Norwegian officials said the smoke from Canadian wildfires that has enveloped parts of the U.S. and Canada in a thick haze is expected to pour into Norway on Thursday.
Atmosphere and climate scientists with the Norwegian Climate and Environmental Research Institute used a forecast model to predict how the smoke would travel through the atmosphere.
The smoke has moved over Greenland and Iceland since June 1st, and observations in southern Norway have recorded increasing concentrations of aerosolized particles, the independent research institution said.
“We may be able to see some haze or smell smoke,” Nikolaos Evangeliou, a senior NILU researcher, said. “However, we do not believe that the number of particles in the air here in Norway will be large enough to be harmful to our health.”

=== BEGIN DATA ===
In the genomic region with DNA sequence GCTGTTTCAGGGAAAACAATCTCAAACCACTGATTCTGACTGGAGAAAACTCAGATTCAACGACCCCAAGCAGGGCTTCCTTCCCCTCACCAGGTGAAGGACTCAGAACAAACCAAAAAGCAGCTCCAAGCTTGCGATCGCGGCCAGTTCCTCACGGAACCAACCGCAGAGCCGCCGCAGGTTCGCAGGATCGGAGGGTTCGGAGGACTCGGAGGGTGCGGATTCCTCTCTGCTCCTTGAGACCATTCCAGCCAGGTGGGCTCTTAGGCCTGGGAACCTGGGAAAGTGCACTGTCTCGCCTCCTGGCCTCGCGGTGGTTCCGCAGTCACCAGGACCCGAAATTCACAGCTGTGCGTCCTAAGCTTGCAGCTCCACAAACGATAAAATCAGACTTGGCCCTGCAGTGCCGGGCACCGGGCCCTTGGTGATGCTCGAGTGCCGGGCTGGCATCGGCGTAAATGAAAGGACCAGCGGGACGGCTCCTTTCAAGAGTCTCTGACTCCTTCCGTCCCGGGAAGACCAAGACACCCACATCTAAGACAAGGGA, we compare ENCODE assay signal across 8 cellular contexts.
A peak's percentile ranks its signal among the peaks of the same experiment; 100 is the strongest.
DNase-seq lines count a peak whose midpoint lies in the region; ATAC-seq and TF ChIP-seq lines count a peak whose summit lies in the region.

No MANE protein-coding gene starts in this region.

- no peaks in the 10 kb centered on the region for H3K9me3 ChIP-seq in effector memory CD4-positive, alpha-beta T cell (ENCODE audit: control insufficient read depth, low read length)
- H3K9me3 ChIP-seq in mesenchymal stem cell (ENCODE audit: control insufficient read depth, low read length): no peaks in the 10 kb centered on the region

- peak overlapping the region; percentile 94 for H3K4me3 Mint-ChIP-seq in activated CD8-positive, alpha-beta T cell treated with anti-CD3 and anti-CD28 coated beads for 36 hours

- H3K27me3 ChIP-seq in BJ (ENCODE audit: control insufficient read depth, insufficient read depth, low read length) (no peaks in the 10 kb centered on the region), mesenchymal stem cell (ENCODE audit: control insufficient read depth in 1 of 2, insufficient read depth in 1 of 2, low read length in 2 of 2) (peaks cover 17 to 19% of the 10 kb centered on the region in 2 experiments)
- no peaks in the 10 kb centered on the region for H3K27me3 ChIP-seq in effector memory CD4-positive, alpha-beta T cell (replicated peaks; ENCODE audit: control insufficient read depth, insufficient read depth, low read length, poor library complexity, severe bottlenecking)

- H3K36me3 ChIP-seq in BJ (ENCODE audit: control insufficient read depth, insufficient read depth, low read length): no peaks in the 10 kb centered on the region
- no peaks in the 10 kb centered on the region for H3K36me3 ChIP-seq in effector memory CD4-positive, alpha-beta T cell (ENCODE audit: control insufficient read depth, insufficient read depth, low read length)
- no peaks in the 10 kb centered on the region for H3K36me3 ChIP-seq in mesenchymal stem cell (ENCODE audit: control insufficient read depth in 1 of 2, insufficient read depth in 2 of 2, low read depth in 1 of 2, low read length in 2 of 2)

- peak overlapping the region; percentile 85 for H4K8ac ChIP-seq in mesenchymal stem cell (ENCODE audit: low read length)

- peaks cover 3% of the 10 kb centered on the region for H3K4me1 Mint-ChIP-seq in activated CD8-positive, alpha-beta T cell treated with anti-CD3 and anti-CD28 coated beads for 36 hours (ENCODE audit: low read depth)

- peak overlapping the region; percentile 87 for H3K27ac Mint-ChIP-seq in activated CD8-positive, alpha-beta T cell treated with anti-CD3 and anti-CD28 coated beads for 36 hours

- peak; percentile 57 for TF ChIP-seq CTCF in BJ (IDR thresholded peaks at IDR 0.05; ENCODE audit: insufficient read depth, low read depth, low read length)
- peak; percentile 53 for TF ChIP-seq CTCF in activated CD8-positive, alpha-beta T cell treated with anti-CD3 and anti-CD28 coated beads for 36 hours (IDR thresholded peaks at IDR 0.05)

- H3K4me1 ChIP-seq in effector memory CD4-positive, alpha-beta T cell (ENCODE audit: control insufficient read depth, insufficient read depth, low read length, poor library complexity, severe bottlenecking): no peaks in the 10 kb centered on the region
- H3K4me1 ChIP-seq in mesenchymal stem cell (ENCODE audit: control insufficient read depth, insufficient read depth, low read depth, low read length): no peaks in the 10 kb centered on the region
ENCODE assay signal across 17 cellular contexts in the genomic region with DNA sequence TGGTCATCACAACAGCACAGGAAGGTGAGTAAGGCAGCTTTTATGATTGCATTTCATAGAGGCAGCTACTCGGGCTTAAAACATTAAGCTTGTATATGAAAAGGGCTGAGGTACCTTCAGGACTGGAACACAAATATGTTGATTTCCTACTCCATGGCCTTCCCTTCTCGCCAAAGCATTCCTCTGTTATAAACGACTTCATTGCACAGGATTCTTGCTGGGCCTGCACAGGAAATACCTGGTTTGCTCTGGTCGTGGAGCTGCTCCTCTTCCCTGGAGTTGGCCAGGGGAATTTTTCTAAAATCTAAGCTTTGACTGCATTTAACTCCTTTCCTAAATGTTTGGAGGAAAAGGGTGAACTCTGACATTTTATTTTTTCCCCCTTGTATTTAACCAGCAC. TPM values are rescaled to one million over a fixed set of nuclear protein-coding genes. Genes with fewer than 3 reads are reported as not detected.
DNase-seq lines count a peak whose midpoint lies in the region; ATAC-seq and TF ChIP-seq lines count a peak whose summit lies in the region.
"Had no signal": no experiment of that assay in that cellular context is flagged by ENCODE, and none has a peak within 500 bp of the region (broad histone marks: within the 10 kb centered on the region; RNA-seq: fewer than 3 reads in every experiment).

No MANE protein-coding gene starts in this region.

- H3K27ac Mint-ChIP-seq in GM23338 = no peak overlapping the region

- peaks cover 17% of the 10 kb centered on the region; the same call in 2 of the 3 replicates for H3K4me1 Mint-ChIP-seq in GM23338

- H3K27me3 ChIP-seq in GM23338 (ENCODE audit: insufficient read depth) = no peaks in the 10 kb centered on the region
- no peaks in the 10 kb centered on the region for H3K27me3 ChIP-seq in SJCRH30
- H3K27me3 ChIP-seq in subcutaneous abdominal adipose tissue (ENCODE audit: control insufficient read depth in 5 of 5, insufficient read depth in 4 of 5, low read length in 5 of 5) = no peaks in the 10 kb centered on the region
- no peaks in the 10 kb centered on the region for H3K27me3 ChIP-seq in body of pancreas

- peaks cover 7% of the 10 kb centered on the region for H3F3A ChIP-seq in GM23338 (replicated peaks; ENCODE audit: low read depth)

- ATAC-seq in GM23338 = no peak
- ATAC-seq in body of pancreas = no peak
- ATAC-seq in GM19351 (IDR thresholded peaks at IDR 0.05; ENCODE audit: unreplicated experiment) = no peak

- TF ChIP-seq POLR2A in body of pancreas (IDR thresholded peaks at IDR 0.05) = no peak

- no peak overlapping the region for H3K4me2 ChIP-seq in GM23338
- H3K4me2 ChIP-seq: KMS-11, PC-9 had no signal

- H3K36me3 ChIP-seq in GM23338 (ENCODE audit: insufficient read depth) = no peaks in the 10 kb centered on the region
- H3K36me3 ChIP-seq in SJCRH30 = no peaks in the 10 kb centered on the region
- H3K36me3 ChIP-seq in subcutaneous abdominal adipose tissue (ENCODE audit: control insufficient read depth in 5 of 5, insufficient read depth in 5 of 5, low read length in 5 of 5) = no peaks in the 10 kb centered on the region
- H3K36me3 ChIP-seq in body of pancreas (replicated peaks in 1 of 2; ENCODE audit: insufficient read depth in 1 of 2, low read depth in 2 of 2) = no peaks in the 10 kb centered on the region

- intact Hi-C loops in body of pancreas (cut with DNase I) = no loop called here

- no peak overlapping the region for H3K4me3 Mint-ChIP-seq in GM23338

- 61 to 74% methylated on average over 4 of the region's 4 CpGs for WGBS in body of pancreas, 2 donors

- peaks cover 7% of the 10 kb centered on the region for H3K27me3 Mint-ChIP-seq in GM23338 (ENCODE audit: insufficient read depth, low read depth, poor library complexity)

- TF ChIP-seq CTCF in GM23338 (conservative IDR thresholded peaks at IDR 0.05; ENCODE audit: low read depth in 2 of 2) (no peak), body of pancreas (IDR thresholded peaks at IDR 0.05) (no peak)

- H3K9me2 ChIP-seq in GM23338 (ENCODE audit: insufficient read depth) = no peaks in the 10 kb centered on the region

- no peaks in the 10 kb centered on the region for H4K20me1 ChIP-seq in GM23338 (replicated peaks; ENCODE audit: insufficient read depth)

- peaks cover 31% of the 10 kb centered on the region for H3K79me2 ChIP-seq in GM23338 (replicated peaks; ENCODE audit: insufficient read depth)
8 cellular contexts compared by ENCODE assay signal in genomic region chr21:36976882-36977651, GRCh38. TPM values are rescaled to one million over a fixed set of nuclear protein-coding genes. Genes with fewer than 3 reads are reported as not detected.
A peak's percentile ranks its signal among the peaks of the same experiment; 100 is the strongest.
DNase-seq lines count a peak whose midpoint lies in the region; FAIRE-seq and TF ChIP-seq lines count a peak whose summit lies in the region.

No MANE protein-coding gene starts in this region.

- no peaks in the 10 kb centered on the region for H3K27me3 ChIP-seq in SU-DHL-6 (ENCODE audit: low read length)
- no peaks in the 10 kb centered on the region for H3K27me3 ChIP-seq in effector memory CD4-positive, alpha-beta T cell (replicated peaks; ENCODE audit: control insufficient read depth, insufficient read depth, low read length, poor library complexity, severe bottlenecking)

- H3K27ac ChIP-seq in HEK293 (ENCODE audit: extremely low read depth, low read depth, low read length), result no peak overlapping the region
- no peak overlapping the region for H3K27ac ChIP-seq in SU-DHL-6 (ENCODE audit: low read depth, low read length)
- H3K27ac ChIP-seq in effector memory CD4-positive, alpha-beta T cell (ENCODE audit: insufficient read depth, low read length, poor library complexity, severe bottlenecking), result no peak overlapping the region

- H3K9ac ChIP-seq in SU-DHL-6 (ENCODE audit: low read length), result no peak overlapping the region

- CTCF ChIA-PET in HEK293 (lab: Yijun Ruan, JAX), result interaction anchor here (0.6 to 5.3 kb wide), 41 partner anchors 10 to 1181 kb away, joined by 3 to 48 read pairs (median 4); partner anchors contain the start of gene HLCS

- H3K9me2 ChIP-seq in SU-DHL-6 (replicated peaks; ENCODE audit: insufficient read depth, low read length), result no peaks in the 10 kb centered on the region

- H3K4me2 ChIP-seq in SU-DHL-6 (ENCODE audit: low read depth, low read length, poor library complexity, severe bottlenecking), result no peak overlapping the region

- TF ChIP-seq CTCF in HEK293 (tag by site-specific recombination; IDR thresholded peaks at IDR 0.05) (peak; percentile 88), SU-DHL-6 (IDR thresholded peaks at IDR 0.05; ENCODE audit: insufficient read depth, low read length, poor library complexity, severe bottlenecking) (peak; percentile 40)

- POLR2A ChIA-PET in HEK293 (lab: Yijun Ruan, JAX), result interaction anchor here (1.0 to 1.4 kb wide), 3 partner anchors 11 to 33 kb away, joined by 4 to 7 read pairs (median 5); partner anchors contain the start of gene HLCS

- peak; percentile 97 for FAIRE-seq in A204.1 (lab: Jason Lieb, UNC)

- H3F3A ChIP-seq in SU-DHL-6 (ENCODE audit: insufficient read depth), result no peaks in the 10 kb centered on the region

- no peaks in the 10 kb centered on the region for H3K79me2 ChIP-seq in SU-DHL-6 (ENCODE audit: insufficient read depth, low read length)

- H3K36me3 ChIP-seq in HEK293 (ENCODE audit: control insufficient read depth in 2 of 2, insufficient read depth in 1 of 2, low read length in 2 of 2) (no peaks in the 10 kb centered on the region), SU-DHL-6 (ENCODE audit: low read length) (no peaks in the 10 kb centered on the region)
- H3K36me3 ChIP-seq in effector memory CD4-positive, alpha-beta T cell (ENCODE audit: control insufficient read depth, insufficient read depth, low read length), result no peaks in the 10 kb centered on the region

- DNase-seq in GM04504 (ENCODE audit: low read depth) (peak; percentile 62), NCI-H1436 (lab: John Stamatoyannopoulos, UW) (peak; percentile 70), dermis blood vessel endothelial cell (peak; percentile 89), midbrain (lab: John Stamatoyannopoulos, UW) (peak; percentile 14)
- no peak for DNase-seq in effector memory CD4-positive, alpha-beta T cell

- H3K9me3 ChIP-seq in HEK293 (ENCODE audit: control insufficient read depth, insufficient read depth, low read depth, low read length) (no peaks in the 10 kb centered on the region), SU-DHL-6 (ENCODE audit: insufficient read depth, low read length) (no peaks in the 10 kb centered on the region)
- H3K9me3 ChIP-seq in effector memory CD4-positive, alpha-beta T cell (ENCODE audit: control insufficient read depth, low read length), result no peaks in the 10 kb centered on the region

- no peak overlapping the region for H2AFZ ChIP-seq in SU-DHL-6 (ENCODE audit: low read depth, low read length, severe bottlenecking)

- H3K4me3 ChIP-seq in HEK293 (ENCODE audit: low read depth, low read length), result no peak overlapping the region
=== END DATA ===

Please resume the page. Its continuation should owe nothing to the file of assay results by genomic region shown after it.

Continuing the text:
The East Coast of the U.S. has experienced hazardous levels of pollution from the wildfires burning in Canada. Massive tongues of unhealthy air extended as far as the Midwest. The smoke has affected millions of people, held up flights at major airports, postponed Major League Baseball games and prompted people to fish out pandemic-era face masks.
Canada has asked for help fighting more than 400 blazes nationwide.
Related stories from around the North:
Canada: Evacuation order issued for wildfire-threatened Sambaa K’e, N.W.T., CBC News
Russia: New NOAA report finds vast Siberian wildfires linked to Arctic warming, The Associated Press
Sweden: High risk of wildfires in many parts of Sweden, including North, Radio Sweden
United States: Wildfires in Anchorage? Climate change sparks disaster fears, The Associated Press